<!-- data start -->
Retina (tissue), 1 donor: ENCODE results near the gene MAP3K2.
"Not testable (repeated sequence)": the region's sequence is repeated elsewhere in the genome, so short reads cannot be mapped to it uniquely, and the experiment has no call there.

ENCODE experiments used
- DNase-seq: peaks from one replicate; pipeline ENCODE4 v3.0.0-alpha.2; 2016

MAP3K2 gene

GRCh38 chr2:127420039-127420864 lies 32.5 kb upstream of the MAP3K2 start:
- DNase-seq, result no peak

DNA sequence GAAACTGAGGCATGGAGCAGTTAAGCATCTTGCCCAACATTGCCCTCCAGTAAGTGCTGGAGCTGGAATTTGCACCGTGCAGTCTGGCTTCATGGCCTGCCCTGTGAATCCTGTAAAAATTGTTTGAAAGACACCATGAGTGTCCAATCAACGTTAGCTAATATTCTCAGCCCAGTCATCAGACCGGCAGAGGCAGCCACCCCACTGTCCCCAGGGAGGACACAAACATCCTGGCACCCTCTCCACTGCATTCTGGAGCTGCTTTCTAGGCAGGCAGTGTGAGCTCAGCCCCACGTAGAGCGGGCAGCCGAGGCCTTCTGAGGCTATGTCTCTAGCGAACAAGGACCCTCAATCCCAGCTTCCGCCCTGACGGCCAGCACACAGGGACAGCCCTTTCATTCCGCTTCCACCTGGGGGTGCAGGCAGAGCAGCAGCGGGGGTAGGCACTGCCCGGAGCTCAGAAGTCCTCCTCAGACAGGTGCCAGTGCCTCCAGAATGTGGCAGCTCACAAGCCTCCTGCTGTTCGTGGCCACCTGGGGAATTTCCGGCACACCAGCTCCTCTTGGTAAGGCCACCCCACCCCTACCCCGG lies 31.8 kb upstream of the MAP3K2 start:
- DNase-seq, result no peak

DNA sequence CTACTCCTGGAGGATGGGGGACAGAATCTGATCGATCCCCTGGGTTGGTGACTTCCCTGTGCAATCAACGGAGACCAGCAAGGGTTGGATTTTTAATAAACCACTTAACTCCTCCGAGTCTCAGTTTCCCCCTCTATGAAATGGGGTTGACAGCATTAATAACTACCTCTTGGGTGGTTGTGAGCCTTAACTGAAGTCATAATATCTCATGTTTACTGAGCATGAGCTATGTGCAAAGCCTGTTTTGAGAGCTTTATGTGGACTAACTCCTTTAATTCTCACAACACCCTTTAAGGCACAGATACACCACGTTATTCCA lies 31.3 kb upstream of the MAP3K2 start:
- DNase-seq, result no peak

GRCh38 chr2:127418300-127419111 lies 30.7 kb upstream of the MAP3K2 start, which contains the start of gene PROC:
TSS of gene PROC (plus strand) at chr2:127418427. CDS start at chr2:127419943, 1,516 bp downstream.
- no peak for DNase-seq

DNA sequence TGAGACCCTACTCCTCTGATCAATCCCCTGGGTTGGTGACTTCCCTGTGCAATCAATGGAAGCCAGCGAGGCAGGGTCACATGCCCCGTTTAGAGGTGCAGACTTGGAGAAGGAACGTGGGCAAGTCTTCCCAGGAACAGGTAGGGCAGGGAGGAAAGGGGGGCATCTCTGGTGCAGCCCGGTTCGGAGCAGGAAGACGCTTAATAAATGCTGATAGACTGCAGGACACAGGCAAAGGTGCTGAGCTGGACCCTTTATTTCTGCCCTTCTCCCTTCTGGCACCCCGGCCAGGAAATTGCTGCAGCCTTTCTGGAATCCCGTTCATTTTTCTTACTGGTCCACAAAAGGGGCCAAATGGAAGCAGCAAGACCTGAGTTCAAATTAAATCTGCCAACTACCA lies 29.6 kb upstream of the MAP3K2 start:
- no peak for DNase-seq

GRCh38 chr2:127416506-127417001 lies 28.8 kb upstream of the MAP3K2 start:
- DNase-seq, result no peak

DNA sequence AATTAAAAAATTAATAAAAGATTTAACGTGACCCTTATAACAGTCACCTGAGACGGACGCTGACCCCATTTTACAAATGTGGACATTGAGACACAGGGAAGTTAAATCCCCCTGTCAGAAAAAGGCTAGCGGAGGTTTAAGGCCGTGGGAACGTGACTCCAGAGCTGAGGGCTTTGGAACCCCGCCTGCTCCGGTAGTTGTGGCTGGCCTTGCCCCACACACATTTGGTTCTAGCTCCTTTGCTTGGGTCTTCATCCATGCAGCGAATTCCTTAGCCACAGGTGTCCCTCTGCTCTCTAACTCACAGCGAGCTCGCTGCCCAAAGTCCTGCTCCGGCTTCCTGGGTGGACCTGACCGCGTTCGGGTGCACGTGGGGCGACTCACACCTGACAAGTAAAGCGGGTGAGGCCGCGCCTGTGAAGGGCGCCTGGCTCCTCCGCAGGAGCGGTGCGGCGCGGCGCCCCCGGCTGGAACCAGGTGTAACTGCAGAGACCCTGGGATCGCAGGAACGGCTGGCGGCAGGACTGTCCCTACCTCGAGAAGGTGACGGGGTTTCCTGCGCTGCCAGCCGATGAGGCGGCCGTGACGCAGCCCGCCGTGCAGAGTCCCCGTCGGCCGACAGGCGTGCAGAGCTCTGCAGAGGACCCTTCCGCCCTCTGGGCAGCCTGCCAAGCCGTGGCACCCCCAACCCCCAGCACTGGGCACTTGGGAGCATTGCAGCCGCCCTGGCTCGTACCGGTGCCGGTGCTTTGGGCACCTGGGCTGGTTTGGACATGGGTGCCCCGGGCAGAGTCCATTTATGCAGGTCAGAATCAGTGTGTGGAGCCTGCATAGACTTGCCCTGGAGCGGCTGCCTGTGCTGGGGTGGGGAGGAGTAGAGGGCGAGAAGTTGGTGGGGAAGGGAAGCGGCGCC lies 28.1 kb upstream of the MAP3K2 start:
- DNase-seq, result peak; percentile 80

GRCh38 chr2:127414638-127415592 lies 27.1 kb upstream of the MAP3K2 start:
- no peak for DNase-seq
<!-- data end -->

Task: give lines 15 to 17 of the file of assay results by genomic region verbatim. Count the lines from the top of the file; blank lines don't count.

DNA sequence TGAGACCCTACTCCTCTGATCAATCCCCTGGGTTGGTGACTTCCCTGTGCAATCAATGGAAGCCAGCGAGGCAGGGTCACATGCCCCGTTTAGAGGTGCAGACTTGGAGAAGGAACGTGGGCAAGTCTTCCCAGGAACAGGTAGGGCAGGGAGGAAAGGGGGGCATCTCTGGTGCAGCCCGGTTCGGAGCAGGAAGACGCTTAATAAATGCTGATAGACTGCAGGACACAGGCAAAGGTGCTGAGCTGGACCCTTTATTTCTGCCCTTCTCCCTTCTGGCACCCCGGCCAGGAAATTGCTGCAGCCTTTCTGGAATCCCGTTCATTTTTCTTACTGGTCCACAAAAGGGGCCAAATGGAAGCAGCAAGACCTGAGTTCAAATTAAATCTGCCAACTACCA lies 29.6 kb upstream of the MAP3K2 start:
- no peak for DNase-seq

GRCh38 chr2:127416506-127417001 lies 28.8 kb upstream of the MAP3K2 start: